lymphomas (ECHELON-2), as well as trials in many additional types of
Seattle Genetics and Takeda are jointly developing ADCETRIS. Under the
terms of the collaboration agreement, Seattle Genetics has U.S. and
Canadian commercialization rights and Takeda has rights to commercialize
ADCETRIS in the rest of the world. Seattle Genetics and Takeda are
funding joint development costs for ADCETRIS on a 50:50 basis, except
in Japan where Takeda is solely responsible for development costs.
ADCETRIS (brentuximab vedotin) Important Safety Information (European
Please refer to Summary of Product Characteristics (SmPC) before
ADCETRIS is contraindicated for patients with hypersensitivity to
brentuximab vedotin and its excipients. In addition, combined use of
ADCETRIS with bleomycin causes pulmonary toxicity.
SPECIAL WARNINGS & PRECAUTIONS
Progressive multifocal leukoencephalopathy (PML): John Cunningham
virus (JCV) reactivation resulting in progressive multifocal
leukoencephalopathy (PML) and death can occur in patients treated with
ADCETRIS. PML has been reported in patients who received ADCETRIS after
receiving multiple prior chemotherapy regimens. PML is a rare
demyelinating disease of the central nervous system that results from
reactivation of latent JCV and is often fatal.
Closely monitor patients for new or worsening neurological, cognitive,
or behavioral signs or symptoms, which may be suggestive of PML.
Suggested evaluation of PML includes neurology consultation,
gadolinium-enhanced magnetic resonance imaging of the brain, and
cerebrospinal fluid analysis for JCV DNA by polymerase chain reaction or
a brain biopsy with evidence of JCV. A negative JCV PCR does not exclude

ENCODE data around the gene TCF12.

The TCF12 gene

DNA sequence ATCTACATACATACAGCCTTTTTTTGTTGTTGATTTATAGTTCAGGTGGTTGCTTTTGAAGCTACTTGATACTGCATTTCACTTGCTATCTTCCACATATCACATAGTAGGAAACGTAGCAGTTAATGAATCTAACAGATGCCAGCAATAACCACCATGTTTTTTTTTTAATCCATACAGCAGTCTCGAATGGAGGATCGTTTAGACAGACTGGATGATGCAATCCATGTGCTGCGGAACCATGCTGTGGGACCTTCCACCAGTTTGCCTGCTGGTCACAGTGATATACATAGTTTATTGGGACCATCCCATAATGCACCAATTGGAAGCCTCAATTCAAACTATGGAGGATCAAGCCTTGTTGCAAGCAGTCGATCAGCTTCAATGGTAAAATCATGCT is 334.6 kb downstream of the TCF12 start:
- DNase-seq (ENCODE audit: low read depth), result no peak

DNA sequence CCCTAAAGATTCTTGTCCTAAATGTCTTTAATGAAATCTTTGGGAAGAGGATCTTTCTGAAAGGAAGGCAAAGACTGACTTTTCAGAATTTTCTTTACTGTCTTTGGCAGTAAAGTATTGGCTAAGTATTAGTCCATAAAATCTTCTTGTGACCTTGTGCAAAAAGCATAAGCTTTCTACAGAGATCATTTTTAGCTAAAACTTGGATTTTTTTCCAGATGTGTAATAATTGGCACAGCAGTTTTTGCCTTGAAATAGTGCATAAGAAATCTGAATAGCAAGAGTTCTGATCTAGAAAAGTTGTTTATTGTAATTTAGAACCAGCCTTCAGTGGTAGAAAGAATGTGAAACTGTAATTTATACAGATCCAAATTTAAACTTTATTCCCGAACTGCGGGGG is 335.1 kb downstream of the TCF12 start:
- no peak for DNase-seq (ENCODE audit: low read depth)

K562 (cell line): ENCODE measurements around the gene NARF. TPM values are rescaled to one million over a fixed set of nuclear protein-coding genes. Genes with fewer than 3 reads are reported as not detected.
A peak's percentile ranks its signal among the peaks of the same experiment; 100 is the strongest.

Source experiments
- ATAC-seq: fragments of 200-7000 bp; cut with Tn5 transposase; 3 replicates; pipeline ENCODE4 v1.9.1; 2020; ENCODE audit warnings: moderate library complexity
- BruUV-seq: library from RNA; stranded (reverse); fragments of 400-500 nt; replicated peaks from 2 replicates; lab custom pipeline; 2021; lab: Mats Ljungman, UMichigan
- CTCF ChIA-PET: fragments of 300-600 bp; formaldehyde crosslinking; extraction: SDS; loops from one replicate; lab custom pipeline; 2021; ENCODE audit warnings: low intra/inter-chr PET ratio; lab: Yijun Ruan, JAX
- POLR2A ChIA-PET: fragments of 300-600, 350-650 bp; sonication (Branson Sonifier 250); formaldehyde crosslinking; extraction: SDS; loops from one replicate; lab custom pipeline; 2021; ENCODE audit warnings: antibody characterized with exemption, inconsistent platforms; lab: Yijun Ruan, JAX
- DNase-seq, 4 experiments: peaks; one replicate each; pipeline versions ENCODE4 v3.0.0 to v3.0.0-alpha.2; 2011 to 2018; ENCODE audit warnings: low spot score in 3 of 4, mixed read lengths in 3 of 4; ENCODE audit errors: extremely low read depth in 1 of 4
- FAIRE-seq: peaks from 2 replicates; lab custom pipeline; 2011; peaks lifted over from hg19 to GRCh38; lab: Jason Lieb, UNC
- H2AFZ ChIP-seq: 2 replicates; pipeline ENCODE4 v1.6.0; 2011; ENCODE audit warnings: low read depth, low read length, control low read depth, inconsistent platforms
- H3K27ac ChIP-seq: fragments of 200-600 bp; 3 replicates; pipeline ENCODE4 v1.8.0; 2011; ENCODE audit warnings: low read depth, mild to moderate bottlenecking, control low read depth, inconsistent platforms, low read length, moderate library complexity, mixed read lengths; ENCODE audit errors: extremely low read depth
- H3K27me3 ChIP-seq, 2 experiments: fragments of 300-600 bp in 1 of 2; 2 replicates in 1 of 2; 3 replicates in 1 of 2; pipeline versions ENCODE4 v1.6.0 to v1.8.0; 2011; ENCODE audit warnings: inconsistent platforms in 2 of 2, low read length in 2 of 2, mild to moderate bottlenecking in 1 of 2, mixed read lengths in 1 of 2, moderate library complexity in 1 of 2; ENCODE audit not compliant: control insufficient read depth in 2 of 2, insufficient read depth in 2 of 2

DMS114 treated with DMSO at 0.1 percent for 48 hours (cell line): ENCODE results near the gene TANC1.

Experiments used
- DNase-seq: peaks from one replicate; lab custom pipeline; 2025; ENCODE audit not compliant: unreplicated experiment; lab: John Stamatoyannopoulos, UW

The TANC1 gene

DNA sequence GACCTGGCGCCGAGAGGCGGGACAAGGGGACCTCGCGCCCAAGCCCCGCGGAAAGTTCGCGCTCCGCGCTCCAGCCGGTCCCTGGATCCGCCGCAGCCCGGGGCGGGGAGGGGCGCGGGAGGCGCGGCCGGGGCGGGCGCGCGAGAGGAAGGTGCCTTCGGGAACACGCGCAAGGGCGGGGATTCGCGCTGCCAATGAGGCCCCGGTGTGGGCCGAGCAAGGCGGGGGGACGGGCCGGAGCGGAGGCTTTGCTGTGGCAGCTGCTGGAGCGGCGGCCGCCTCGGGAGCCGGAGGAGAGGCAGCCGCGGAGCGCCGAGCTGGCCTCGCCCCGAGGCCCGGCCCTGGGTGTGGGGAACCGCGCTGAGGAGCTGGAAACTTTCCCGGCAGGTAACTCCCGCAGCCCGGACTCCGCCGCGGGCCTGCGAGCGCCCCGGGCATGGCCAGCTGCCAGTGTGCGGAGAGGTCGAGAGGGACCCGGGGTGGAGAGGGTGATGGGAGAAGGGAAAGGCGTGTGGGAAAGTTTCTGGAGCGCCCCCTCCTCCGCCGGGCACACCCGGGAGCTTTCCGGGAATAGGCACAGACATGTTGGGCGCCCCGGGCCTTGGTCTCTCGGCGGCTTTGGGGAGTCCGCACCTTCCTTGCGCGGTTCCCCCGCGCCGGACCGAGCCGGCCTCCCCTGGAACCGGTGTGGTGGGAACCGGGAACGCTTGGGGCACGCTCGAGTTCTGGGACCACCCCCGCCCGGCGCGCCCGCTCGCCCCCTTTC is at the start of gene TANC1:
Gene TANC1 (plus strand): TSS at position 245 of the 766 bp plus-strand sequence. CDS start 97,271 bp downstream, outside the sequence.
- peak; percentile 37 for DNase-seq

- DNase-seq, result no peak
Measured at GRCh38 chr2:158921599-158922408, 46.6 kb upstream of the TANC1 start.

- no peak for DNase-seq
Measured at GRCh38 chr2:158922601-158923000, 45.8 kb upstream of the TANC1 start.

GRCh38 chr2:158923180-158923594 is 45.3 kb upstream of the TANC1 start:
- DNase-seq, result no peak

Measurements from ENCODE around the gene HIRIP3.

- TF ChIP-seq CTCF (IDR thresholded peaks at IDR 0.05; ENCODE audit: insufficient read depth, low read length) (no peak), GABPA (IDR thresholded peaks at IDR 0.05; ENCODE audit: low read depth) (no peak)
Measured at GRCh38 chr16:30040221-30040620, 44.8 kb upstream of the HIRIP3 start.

PML. Additional follow up and evaluation may be warranted if no
alternative diagnosis can be established Hold dosing for any suspected
case of PML and permanently discontinue ADCETRIS if a diagnosis of PML
Be alert to PML symptoms that the patient may not notice (e.g.,
cognitive, neurological, or psychiatric symptoms).
Pancreatitis: Acute pancreatitis has been observed in
patients treated with ADCETRIS. Fatal outcomes have been reported.
Closely monitor patients for new or worsening abdominal pain, which may
be suggestive of acute pancreatitis. Patient evaluation may include
physical examination, laboratory evaluation for serum amylase and serum
lipase, and abdominal imaging, such as ultrasound and other appropriate
diagnostic measures. Hold ADCETRIS for any suspected case of acute
pancreatitis. ADCETRIS should be discontinued if a diagnosis of acute
pancreatitis is confirmed.
Pulmonary Toxicity: Cases of pulmonary toxicity, some with
fatal outcomes, including pneumonitis, interstitial lung disease, and
acute respiratory distress syndrome (ARDS), have been reported in
patients receiving ADCETRIS. Although a causal association with ADCETRIS